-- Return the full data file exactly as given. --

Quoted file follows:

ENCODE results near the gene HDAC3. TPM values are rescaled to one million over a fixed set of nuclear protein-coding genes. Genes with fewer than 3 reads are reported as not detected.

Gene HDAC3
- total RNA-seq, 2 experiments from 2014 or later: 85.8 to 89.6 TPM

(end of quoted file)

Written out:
ENCODE results near the gene HDAC3. TPM values are rescaled to one million over a fixed set of nuclear protein-coding genes. Genes with fewer than 3 reads are reported as not detected.

Gene HDAC3
- total RNA-seq, 2 experiments from 2014 or later: 85.8 to 89.6 TPM